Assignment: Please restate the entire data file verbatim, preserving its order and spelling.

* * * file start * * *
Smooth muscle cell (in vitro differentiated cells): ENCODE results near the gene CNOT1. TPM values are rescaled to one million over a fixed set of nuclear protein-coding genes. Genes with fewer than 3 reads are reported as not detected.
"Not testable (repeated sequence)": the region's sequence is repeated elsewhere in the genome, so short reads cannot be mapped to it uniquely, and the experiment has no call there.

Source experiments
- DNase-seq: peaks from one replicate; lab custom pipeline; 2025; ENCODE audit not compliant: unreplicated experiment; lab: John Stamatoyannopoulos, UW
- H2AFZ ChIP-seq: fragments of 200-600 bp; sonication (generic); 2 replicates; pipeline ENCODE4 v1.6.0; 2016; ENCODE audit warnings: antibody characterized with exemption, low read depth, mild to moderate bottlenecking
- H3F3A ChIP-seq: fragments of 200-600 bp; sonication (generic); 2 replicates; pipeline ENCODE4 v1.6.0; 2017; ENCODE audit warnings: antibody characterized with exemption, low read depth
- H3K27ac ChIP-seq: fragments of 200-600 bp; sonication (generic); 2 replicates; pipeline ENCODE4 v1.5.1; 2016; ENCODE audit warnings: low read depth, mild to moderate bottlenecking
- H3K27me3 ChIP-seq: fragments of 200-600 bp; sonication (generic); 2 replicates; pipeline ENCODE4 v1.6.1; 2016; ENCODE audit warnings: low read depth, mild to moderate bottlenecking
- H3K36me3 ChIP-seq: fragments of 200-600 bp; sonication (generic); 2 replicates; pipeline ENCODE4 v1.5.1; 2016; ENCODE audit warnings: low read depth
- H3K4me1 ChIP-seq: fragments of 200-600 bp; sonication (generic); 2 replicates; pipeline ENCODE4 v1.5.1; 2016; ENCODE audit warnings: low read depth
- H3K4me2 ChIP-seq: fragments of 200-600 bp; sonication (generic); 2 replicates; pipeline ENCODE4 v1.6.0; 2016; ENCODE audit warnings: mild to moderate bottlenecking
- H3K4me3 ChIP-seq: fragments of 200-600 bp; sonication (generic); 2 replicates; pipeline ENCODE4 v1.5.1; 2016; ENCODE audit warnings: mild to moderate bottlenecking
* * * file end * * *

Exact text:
Smooth muscle cell (in vitro differentiated cells): ENCODE results near the gene CNOT1. TPM values are rescaled to one million over a fixed set of nuclear protein-coding genes. Genes with fewer than 3 reads are reported as not detected.
"Not testable (repeated sequence)": the region's sequence is repeated elsewhere in the genome, so short reads cannot be mapped to it uniquely, and the experiment has no call there.

Source experiments
- DNase-seq: peaks from one replicate; lab custom pipeline; 2025; ENCODE audit not compliant: unreplicated experiment; lab: John Stamatoyannopoulos, UW
- H2AFZ ChIP-seq: fragments of 200-600 bp; sonication (generic); 2 replicates; pipeline ENCODE4 v1.6.0; 2016; ENCODE audit warnings: antibody characterized with exemption, low read depth, mild to moderate bottlenecking
- H3F3A ChIP-seq: fragments of 200-600 bp; sonication (generic); 2 replicates; pipeline ENCODE4 v1.6.0; 2017; ENCODE audit warnings: antibody characterized with exemption, low read depth
- H3K27ac ChIP-seq: fragments of 200-600 bp; sonication (generic); 2 replicates; pipeline ENCODE4 v1.5.1; 2016; ENCODE audit warnings: low read depth, mild to moderate bottlenecking
- H3K27me3 ChIP-seq: fragments of 200-600 bp; sonication (generic); 2 replicates; pipeline ENCODE4 v1.6.1; 2016; ENCODE audit warnings: low read depth, mild to moderate bottlenecking
- H3K36me3 ChIP-seq: fragments of 200-600 bp; sonication (generic); 2 replicates; pipeline ENCODE4 v1.5.1; 2016; ENCODE audit warnings: low read depth
- H3K4me1 ChIP-seq: fragments of 200-600 bp; sonication (generic); 2 replicates; pipeline ENCODE4 v1.5.1; 2016; ENCODE audit warnings: low read depth
- H3K4me2 ChIP-seq: fragments of 200-600 bp; sonication (generic); 2 replicates; pipeline ENCODE4 v1.6.0; 2016; ENCODE audit warnings: mild to moderate bottlenecking
- H3K4me3 ChIP-seq: fragments of 200-600 bp; sonication (generic); 2 replicates; pipeline ENCODE4 v1.5.1; 2016; ENCODE audit warnings: mild to moderate bottlenecking